There is a lot that goes on in the three and a half minutes of How to cover completely and absolutely, but to stand side by side with Joely, it makes this marvel of single that more compelling to onlookers. This demonstrates Tiny Giant’s agenda perfectly, granted in two distinct flavours, the ability to transition from a immaculately produced soul-charged pop single with atmospheric undertones, to a behemoth of guitar-fronted brute strength backed by beats that could pulverise your bones into dust. Perhaps the correct summation of their namesake really. I implore you. Keep Tiny Giant under careful watch. Their talent alone is worth its weight in gold, but with twists and turns rapidly emerging from the song library they are crafting, you need not another reason to believe why they are becoming one of the most exciting bands of 2016.

Joely/How is available now at all good respectable music retailers, as word on an upcoming full-length release or EP is still rather hush-hush. For now. All other songs, while not yet available, can be located on the Tiny Giant Soundcloud page for your listening pleasure. They are also tentatively playing live dates at the moment, but go book them so they get greater exposure and all that jazz.

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Track Of The Week: Mask Of Bees – S-P.K.Y.

This may sound an unusual start to a post on a brand new emerging band, but I have a tale to begin with. I hope it’ll make sense eventually. So a few years ago, I attended a barbeque hosted by my best friend, and for some reason or other, I decided to come in a neon yellow t-shirt, the equivalent of wearing a hi-vis jacket in the middle of the bloody day. It glows all on its own, I’ve been told it hurts people’s eyes. But this shirt attracted the attention of a local bumblebee, right before industry pesticides started threatening their existence and what not and it landed on the shirt, presumably thinking I must have been a pretty flower. Instead of shooing it away, I let it sit there, understanding it was probably trying to pollinate my shirt, but it wasn’t doing me any harm. It sat there until it stopped moving, of which I wondered had it died and then did I try to move it off my shirt. Some gentle force eventually removed it. It hadn’t died. The dopey insect had merely fallen asleep and took flight once again. I’ve always had an affinity for the winged stripy balls of fluff since that day. A similar affection I share with a band named after a mask of them.

When it comes to bees in music, they haven’t made much of a name for themselves, or definitely remain an under-appreciated musical force in the grand scheme of things. Perhaps the most famous example is classical masterpiece The Flight of the Bumblebees, the grandiose, expanding brass section now an iconic piece of musical history and natural fit for narrating any overcoming of the odds, or war charge. Some other examples include the Bee Gees, notable Anthrax rarities album Attack Of The Killer B’s, Danish noise outfit Beehoover, Insideinfo’s frankly terrifying but kick-ass neurofunk destroyer Honeybee and timeless Beatles tune Let It… actually that one is cheating. But off the bat, it seems a struggle to name several musical triumphs involving the humble bee. Unless you just guess that there’s a band called The Bees, which you’d be right in thinking as they live on the Isle of Wight. See also Grumble Bee from Yorkshire. This is where a great surge in progressive rock prowess advances forth and Mask of Bees can not only change the state of bees in music, but far more importantly, steer the course of a brand new wave of UK rock bands.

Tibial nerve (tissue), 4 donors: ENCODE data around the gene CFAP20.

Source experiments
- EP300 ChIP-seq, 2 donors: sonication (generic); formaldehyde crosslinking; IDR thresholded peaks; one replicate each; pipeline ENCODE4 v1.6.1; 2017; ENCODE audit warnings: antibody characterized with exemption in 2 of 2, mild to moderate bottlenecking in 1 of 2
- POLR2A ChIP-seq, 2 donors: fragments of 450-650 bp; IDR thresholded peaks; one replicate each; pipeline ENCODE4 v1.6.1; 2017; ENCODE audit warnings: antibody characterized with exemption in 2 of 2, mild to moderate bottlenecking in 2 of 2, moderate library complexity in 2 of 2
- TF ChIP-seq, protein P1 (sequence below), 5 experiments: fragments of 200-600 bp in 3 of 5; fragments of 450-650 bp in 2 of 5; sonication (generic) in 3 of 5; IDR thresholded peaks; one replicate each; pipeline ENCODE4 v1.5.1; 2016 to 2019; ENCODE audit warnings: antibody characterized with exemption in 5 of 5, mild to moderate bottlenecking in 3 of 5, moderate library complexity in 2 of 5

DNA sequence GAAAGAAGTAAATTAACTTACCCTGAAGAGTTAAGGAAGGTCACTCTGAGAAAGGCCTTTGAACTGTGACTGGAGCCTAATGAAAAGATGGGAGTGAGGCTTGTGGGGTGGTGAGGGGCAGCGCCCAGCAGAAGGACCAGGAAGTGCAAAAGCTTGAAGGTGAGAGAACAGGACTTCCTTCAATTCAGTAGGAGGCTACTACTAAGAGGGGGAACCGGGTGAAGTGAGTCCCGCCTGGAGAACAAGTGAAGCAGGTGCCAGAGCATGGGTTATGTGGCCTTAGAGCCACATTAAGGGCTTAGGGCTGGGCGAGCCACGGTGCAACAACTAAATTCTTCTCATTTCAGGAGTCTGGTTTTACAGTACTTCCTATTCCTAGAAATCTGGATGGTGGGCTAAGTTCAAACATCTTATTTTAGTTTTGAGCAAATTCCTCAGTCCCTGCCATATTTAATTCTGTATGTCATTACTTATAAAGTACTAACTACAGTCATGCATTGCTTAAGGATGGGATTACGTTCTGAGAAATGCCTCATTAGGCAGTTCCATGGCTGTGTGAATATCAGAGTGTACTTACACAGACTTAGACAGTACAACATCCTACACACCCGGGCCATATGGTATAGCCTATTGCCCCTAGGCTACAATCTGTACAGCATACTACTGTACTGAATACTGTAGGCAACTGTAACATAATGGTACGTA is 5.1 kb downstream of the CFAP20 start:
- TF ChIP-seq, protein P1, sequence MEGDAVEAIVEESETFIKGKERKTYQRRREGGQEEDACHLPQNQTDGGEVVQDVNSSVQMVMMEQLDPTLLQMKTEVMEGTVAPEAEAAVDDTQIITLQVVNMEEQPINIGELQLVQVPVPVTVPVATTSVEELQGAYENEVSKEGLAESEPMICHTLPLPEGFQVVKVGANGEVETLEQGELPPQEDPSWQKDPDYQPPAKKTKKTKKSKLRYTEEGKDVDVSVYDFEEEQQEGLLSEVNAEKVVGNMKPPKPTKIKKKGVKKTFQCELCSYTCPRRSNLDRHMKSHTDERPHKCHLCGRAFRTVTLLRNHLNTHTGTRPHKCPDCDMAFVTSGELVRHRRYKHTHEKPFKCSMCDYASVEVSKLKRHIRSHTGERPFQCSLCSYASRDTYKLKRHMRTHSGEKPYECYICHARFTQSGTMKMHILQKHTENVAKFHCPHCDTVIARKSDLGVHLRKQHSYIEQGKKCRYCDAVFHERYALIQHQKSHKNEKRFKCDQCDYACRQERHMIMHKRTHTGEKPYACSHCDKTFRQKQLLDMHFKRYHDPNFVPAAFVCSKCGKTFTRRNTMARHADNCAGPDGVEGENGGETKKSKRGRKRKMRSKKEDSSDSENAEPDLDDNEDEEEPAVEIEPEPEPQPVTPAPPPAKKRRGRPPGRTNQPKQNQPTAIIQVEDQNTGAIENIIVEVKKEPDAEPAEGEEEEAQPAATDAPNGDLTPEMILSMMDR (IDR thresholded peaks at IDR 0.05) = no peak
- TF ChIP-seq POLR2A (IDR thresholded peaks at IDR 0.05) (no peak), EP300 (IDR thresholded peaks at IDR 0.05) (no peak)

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Their debut album Beta is seven tracks of turbulent, sax-injected hard rock constructs whose paths co-ordinate the chaotic with the transcendental in a manner that’ll quicken the pulse of the rabid Tool and Faith No More hordes. How it must translate to a live environment is a dizzying prospect in the best possible way, for their acute craftsmanship certainly knows how to wring impact out of their music. From the opening time-signature havoc caused by Talisent, onto the battle between calm and calamity of Tendering, shifting to spellbinding, melancholic ambient phases expressed by Peacel Sloot, and concluding with the bruising grooves and vocal centrepiece of Carpet Burn, Beta’s 29-minute duration jostles with so much energy and creativity, you could market it as an alternative fuel source. Touching on the subject of impact, while its presence is inescapable, the saxophone truly elevates Beta as a seminal exhibition of talent, despite its already stellar foundations. While its inclusion is slowly becoming more of a mainstay in modern rock and metal, you certainly feel the passion, intensity and emotion blossoming forth from every ounce of music the saxophone touches, just as the jazz greats intended. But whilst the saxophone jockeys for the limelight on numerous occasions, absolute focus and the true shining moment stands out on personal favourite S-P.K.Y.

The only real moment of tranquillity on this album can be found in the beginning of this track with the saxophone whispering sweet nothings, the gentlest of delay emanating from these softer notes. It strikes a chord somewhere between a jazz ballad and New Age music, a sound of purest beauty. From there, it starts to go a little haywire. Gradually getting louder and more aggressive, the guise of a solo saxophone interlude does lead in drums and melodic picking, adding a tint of ominousness to the mood. Vocals sound as though they emerge from a mist, soaked in reverb and later stronger delay but the croon is an irresistible comfort to an uncertain atmosphere and stands alone as one of the album’s finest points. Pressure does give way and the full force of their brutish yet technically impressive instrumental might explodes onto the scene, along with a full restoration of the vocals for the chorus, animating the most mellow tone on the album. The song carries on with another submersion of the vocals back into the mist, almost acting as gatekeeper for the louder dynamics, the interplay between that uncertain calm and the fiery intensity of the band, before concluding in a surprisingly cathartic breakdown at around the five minute mark.

It needs not to be said much more, but like any collective hive, it can only be as good as its collective workforce, and as Mask of Bees go as a workforce, they are among some of the most proficient and musically exciting workers you’ll hear all year.

 

 

I’d like to extend my thanks to Mask of Bees for granting me such early access to their album, this album was an absolute pleasure to listen to and to write about. Beta is out now on their Bandcamp page in a digital and physical capacity, for a very reasonable price so go get that. They perform live frequently also. It shouldn’t be long until they perform very near you soon.